You are here

Are Energy Vampires Sucking You Dry?

October 30, 2014 - 8:22am

Addthis

Max Schreck in Nosferatu, presumably climbing the stairs to plug in some unused appliances. | Photo from Wikipedia, Public Domain in the U.S.

Max Schreck in Nosferatu, presumably climbing the stairs to plug in some unused appliances. | Photo from Wikipedia, Public Domain in the U.S.

To commemorate National Energy Action Month, we’re featuring some scarily effective ways to save energy at home. As cooler weather lurks around the corner, tune in to Energy.gov all week long for ways to save energy and money -- and avoid cold weather terrors like energy vampires. We also put together some energy-themed pumpkin patterns to help “energize” your neighborhood for Halloween. Send us photos of your energy-themed jack-o-lanterns via Twitter, Instagram, Facebook or email at newmedia@hq.doe.gov and we'll share our favorites.

This week, ghosts, ghouls and goblins will emerge to walk the streets and inspire scares. But while they’re out seeking sustenance (mostly in the form of fun-sized candy bars), an actual terror may already be in your home, leeching off your energy supply. Unlike the creatures commonly associated with Halloween, these “energy vampires” are all too real and all around you, running up your energy bill even when you’re not actively using them.

Take, for example, the seemingly innocuous cell phone charger. As cellphones have become a staple of modern life, so have the devices that power them. To ensure that they’re able to be in constant contact, many Americans carry chargers in their bags, have them in their cars and even their office. So it shouldn’t come as much surprise to find that many cell phone users have one or more chargers constantly plugged in at their home. What most people don’t realize is that these chargers are continually drawing power, even when no device is connected to them. In fact, the average charger is consuming .26 watts of energy when not in use, and 2.24 watts even when a fully charged device is connected to it.

By themseves, those watts won't cause a huge increase in your energy bill. But if you add other common devices to the equation, you’ll begin to see why energy vampires are often responsible for adding 10 percent or more to your monthly utility bill.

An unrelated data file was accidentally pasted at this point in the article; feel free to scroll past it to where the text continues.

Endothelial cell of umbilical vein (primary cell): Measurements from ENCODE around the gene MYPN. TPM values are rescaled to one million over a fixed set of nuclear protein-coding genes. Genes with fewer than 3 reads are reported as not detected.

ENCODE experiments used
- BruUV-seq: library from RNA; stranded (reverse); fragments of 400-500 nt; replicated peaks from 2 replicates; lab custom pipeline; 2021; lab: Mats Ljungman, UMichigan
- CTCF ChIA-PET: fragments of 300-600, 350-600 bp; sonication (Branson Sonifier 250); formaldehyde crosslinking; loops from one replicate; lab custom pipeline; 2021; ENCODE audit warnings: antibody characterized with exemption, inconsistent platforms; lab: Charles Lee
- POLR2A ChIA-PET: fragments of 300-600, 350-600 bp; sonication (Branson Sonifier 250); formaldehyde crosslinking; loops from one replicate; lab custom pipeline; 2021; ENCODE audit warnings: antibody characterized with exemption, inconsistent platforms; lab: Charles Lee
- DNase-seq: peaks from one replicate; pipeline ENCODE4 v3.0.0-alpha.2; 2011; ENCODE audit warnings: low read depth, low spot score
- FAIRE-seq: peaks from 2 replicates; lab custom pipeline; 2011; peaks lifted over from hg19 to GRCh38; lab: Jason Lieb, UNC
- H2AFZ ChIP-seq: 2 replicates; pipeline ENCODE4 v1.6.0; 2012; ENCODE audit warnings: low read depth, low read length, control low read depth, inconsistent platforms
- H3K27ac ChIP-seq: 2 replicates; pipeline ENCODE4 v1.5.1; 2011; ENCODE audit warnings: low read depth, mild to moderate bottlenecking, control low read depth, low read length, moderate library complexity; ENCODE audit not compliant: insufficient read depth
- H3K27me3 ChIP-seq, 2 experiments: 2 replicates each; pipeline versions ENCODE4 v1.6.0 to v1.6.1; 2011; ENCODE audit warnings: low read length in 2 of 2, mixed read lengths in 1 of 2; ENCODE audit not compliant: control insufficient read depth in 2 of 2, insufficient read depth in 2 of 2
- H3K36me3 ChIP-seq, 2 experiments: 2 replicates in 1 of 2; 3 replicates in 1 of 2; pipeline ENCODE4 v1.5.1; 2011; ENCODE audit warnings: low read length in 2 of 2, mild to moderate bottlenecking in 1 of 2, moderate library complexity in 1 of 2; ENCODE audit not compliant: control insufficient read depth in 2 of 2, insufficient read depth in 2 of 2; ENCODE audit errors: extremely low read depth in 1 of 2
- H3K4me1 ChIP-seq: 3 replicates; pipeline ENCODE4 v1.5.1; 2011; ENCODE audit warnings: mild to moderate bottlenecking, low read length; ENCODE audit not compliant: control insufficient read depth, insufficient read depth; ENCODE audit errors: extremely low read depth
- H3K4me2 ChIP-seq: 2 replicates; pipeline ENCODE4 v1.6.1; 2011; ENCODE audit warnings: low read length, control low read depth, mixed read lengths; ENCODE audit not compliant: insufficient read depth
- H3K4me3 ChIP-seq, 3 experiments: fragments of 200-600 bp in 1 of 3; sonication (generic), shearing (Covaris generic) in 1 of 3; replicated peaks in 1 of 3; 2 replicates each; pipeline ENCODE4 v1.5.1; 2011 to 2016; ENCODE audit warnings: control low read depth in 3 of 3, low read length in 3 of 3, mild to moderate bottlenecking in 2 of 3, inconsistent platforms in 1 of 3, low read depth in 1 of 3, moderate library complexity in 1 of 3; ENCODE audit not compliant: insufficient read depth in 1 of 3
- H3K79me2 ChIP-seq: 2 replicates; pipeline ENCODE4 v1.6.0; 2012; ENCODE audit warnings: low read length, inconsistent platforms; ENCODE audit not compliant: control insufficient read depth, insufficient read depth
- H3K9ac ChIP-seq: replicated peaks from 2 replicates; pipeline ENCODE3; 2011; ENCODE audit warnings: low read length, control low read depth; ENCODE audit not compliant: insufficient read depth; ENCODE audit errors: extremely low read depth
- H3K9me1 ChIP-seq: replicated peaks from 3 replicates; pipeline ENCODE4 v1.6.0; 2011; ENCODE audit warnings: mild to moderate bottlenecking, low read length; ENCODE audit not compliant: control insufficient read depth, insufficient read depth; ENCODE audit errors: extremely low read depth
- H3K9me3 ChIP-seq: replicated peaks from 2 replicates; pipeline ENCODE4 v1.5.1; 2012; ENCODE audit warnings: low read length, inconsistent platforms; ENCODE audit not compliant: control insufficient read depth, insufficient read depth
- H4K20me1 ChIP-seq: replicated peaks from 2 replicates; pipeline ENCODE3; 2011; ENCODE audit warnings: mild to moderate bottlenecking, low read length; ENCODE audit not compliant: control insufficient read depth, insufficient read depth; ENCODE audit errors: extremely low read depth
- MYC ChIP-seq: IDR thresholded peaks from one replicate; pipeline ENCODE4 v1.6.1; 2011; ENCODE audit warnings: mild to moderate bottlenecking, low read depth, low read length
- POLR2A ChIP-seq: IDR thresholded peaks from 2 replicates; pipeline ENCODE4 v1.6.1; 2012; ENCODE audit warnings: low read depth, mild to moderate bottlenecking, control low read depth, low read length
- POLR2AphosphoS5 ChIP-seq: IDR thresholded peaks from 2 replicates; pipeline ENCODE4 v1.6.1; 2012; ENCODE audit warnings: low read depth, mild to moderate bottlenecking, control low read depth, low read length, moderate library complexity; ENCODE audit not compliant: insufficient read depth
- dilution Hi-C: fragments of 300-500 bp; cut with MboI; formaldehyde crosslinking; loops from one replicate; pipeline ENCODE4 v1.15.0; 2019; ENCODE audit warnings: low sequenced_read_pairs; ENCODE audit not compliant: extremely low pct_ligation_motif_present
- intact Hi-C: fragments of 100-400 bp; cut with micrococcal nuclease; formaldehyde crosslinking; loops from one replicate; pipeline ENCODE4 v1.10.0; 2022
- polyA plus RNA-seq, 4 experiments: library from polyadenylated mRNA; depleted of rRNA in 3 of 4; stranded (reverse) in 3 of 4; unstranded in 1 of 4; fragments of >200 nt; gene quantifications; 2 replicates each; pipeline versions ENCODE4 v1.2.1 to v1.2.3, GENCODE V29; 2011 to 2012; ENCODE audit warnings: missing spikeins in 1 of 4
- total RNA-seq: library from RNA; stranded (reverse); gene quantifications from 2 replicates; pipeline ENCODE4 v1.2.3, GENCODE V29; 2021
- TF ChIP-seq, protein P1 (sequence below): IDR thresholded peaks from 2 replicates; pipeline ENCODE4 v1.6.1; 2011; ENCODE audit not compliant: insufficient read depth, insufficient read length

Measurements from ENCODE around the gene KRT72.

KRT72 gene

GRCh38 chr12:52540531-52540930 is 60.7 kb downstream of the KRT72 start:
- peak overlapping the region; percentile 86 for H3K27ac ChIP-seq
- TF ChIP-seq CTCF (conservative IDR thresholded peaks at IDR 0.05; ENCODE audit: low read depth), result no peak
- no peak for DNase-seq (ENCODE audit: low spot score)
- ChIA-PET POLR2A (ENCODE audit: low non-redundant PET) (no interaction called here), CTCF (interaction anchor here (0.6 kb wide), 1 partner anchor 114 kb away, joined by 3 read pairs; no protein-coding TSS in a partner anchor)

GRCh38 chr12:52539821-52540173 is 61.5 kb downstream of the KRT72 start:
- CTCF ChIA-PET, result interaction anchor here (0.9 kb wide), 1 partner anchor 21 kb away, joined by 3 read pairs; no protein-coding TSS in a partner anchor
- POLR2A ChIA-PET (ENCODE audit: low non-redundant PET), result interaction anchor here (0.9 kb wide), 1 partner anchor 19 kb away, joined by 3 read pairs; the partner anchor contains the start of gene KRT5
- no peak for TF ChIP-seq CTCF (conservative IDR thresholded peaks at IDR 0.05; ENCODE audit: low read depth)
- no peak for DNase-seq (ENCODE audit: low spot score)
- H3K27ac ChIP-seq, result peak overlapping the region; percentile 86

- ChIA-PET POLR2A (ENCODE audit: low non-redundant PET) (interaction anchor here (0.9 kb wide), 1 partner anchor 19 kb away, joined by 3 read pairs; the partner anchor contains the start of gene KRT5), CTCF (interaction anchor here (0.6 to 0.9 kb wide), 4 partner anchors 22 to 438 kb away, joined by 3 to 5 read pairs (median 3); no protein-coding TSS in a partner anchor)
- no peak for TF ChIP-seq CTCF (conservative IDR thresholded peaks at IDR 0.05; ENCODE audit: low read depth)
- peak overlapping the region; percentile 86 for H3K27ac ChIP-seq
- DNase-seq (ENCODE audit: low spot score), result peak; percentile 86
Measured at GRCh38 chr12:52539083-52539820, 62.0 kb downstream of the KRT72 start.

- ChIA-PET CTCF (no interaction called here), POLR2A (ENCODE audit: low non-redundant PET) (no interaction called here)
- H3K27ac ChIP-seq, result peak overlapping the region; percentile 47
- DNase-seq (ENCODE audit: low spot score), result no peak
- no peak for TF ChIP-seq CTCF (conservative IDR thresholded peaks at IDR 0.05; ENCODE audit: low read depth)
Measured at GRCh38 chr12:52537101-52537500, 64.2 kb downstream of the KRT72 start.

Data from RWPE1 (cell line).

Take a cable box. As HDTVs and digital cable have increased their market share, these devices have also skyrocketed in use -- and they’re certainly having an impact on your energy bill. Even when they’re powered off, these devices consume an average of 17.83 watts. That means that even if you simply left your cable box plugged in for a year and never turned it off, it would add $17.83 to your electrical bill. Make that a cable box with DVR capabilities, which is an increasingly popular option, and your total more than doubles to $43.46.

With the average American household owning 25 consumer electronic devices, you can begin to see how these phantom loads can translate into a significant chunk of your energy bill. You don’t have to succumb, though, as there are several simple and convenient strategies that will help you drive a stake through these energy vampires:

  • Unplug devices you don’t use often. This probably won’t work for your cable box or clock radio, but if you have an extra TV, an old desktop computer or a stereo you only use from time to time, you should consider unplugging them completely until the next time you need to use them. 
     
  • Use power strips. Power strips allow you to toggle the power flow on and off. This will allow you to control the power usage of clusters of devices so that they’re not consuming electricity when you’re not around. Using a light switch that turns power outlets on and off accomplishes the same end, if you have one in your home.
     
  • Curb idle time in devices such as computers and video game consoles. Simply setting your computer to sleep mode or saving a game and powering down instead of leaving it paused for a prolonged period can actually save more than $100 a year in many cases.
     
  • Make smart upgrades. When it comes time to send your old devices to the graveyard, you should also consider replacing them with ENERGY STAR devices. They have a lower standby consumption than your average device and generally use less energy in all their functions – a savings you should take into account when comparing similar products.

None of these strategies will eliminate your electric bill entirely, but together these tricks can help you slay energy vampires while saving money, a treat you can appreciate long after Halloween has passed.

Addthis